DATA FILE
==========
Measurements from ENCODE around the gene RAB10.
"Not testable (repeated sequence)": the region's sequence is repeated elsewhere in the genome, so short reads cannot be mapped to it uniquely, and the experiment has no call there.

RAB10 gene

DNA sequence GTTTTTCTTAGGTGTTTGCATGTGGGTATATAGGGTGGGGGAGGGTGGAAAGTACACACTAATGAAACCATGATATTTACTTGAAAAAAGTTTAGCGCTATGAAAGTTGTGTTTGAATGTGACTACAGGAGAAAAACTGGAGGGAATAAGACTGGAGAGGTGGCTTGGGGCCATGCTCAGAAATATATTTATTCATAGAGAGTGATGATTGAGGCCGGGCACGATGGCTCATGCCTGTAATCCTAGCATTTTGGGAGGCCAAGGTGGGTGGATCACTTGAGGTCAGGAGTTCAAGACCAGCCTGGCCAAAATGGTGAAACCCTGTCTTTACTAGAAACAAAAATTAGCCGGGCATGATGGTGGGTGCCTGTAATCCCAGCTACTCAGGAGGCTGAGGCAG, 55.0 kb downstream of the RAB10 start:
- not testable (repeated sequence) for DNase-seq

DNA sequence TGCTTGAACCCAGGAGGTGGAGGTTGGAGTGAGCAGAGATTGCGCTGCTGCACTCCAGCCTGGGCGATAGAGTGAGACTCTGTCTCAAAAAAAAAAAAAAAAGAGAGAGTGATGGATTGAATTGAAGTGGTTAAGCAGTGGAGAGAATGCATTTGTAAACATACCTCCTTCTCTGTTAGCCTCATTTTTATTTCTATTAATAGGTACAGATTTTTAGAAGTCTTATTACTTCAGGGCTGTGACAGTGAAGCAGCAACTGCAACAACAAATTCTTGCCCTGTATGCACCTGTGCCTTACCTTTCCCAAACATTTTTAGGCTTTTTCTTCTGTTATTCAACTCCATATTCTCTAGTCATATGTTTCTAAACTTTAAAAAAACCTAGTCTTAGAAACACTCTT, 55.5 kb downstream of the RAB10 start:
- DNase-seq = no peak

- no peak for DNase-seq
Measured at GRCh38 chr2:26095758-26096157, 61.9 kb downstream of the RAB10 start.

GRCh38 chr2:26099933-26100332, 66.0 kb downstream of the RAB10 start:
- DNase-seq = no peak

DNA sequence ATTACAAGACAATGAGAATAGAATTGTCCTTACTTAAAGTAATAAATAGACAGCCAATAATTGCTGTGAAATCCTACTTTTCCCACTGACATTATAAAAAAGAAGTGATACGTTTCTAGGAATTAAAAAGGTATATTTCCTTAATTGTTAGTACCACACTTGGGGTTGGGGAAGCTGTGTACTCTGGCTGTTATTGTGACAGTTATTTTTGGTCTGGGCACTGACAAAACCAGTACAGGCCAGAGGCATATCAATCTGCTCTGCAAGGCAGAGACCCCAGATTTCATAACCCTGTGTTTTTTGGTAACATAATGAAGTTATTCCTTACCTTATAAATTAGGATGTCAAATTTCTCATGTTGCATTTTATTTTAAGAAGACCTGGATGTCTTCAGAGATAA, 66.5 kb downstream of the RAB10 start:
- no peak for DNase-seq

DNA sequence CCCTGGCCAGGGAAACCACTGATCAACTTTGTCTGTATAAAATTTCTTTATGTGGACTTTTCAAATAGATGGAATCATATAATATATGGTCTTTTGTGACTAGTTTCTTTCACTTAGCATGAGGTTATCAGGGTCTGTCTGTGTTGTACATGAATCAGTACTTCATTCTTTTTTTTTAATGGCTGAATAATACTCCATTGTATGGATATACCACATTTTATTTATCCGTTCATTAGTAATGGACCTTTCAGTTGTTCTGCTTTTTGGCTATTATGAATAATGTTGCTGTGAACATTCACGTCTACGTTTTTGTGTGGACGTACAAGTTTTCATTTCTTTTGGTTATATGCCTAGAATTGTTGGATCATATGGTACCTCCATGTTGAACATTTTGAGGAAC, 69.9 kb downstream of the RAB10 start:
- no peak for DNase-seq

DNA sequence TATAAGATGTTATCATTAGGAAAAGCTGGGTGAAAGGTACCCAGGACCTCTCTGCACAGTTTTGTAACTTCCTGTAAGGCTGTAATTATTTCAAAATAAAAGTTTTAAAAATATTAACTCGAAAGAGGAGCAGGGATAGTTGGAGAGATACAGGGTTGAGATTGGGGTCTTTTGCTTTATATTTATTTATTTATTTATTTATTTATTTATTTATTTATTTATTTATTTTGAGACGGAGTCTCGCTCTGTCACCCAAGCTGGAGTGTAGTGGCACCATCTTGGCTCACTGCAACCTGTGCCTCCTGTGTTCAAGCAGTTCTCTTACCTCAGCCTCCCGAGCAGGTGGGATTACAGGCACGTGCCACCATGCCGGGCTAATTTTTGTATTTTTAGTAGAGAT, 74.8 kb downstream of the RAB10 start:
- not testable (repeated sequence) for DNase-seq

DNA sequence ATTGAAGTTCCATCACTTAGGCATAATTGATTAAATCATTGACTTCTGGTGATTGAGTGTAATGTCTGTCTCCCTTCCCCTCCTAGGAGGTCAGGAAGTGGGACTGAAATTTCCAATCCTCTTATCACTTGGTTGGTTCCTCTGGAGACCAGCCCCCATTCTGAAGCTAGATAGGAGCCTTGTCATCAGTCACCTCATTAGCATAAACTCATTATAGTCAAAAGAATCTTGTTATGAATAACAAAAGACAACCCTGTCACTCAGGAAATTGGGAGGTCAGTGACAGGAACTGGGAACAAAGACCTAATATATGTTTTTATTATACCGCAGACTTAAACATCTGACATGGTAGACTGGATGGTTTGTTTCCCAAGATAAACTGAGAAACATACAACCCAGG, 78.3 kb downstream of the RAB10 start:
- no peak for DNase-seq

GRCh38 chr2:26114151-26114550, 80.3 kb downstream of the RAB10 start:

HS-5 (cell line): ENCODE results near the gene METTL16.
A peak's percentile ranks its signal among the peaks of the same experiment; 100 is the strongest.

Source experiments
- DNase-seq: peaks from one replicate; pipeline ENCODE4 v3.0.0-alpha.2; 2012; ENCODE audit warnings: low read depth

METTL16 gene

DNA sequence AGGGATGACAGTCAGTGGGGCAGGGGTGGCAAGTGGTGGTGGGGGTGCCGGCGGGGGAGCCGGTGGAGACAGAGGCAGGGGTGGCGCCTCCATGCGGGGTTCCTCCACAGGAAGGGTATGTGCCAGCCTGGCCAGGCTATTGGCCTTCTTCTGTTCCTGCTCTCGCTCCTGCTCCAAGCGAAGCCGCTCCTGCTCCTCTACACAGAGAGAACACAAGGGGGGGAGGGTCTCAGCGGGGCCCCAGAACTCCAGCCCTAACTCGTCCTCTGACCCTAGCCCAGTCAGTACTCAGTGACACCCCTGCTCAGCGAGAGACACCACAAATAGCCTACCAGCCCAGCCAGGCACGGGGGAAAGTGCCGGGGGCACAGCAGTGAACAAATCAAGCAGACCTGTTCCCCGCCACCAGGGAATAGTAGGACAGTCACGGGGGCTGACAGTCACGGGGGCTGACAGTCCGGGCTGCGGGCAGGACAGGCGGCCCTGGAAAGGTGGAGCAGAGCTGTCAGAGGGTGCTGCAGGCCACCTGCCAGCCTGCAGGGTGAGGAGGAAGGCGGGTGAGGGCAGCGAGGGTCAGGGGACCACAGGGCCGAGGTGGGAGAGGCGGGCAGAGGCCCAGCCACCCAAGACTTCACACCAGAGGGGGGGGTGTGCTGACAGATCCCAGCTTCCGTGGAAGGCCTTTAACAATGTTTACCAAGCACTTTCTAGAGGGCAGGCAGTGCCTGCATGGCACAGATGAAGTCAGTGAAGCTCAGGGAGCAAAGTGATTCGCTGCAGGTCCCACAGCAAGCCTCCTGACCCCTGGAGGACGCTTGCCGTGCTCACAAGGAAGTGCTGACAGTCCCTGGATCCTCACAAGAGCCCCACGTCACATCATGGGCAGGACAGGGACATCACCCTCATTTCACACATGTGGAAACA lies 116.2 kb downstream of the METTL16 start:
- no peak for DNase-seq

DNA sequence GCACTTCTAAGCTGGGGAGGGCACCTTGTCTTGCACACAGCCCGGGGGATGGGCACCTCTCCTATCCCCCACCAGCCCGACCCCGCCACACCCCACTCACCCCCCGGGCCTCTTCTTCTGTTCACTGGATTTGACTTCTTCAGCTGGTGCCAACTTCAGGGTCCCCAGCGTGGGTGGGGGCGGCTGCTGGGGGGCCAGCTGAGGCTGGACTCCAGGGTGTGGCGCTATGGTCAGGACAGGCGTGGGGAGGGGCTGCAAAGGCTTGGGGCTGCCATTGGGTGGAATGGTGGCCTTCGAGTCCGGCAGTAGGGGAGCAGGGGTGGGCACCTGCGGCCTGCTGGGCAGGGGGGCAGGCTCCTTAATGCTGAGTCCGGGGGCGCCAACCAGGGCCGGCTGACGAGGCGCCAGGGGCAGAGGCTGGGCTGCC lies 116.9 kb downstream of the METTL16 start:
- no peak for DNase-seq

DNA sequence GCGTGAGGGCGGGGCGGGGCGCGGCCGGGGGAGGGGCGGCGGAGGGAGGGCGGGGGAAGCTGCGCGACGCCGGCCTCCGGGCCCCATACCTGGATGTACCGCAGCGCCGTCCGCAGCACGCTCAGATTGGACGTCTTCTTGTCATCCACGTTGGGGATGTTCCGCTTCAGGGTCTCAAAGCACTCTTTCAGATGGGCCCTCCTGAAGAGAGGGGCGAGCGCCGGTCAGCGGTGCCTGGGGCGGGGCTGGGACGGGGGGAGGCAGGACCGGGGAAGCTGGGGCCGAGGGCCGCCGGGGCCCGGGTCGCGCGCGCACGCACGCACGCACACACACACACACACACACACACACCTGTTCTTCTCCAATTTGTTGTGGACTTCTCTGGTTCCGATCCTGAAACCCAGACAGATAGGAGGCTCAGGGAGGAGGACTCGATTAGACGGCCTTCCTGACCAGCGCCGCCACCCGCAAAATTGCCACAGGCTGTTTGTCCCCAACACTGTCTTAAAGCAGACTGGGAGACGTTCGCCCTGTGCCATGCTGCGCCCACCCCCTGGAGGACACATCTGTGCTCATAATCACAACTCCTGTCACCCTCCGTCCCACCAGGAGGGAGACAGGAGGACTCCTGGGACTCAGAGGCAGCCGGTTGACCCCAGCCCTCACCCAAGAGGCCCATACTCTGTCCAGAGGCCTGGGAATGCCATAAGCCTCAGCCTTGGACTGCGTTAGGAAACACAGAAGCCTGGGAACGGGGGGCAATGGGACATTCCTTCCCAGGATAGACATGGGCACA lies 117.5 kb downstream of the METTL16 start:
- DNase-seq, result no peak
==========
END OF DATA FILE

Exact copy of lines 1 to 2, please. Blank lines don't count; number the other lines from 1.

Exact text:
Measurements from ENCODE around the gene RAB10.
"Not testable (repeated sequence)": the region's sequence is repeated elsewhere in the genome, so short reads cannot be mapped to it uniquely, and the experiment has no call there.